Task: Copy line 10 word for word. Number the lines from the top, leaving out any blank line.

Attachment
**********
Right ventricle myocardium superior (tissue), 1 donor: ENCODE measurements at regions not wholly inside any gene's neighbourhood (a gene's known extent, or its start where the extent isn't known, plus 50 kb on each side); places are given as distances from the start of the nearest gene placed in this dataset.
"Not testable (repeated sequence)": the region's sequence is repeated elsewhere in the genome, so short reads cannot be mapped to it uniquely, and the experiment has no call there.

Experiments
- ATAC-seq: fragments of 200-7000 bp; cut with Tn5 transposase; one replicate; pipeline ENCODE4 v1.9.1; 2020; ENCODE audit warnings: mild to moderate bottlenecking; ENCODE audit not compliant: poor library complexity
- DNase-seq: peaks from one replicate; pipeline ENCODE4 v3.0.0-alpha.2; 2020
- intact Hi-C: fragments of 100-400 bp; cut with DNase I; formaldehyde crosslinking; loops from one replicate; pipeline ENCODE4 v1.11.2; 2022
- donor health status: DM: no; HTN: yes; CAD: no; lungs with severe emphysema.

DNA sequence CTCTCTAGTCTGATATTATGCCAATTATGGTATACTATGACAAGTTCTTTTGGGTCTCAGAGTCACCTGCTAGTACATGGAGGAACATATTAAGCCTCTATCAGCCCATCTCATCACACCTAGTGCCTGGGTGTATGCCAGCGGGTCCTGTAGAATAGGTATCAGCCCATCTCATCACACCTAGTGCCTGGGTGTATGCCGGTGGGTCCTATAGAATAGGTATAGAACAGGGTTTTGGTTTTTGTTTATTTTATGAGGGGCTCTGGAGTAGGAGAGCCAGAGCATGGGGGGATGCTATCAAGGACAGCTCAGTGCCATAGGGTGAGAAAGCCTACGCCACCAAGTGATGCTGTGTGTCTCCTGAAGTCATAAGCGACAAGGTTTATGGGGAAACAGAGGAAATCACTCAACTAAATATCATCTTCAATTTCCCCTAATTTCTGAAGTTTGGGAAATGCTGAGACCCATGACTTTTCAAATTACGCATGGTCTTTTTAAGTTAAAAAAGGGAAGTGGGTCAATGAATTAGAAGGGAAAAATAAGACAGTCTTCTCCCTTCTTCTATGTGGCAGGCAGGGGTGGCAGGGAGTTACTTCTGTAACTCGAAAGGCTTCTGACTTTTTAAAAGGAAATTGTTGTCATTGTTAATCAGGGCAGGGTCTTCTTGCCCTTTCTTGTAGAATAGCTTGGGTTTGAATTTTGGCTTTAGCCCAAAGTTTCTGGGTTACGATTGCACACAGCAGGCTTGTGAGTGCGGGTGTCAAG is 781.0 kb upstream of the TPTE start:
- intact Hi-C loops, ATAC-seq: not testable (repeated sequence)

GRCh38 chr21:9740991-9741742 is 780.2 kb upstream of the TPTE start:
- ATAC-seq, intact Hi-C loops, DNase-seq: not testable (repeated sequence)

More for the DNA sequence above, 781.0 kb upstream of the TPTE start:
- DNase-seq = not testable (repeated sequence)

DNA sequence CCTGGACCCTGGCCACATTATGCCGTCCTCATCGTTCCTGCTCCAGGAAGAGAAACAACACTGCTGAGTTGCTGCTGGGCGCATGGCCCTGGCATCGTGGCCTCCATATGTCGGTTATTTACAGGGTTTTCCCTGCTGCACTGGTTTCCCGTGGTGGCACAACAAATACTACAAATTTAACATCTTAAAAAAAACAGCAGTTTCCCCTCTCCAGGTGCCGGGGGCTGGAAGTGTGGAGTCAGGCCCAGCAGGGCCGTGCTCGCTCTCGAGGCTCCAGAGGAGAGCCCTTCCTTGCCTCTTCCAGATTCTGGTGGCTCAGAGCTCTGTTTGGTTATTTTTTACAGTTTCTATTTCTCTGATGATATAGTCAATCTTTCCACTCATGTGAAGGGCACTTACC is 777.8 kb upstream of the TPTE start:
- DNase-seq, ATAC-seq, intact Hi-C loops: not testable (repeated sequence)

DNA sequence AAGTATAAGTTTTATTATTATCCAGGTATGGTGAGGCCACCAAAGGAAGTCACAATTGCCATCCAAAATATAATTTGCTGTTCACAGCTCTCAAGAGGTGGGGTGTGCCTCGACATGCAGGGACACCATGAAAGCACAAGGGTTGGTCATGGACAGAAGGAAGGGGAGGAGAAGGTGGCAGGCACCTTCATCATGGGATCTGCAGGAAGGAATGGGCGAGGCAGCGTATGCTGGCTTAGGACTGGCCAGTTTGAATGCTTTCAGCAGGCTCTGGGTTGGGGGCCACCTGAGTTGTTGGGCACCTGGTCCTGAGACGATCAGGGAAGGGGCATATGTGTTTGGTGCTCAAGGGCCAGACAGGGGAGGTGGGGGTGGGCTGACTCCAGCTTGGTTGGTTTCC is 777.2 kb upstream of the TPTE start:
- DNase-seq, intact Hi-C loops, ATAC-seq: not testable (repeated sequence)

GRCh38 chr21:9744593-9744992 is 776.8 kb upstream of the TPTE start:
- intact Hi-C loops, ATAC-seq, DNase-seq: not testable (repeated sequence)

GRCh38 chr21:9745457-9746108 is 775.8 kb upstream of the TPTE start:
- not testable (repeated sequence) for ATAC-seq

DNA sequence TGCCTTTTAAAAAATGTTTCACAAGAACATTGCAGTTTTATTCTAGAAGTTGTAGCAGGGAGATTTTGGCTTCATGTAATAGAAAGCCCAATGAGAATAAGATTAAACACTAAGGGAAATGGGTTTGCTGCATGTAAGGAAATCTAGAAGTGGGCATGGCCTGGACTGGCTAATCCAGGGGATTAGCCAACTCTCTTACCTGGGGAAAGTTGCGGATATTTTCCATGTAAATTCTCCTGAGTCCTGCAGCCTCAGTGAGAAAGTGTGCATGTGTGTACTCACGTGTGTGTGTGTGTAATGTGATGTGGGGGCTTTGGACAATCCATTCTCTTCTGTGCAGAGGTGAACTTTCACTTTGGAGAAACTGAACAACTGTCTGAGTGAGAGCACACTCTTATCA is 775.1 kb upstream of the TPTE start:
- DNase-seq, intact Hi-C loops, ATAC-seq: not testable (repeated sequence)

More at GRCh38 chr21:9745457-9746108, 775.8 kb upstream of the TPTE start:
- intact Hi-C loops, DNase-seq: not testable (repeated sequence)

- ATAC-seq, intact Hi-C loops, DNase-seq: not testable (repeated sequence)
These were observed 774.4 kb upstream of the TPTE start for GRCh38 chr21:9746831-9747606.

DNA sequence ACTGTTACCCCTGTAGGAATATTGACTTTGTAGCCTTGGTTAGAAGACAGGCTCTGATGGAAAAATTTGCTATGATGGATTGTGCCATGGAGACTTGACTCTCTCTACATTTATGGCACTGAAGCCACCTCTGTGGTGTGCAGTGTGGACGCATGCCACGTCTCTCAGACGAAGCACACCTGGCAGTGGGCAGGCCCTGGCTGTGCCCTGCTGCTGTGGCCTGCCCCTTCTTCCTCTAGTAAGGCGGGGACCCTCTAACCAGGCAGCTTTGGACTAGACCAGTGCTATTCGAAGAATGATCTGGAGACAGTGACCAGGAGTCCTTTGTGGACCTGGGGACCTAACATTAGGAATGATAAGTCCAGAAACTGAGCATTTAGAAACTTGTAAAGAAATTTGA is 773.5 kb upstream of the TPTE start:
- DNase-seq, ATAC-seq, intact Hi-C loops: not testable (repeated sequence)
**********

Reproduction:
GRCh38 chr21:9740991-9741742 is 780.2 kb upstream of the TPTE start: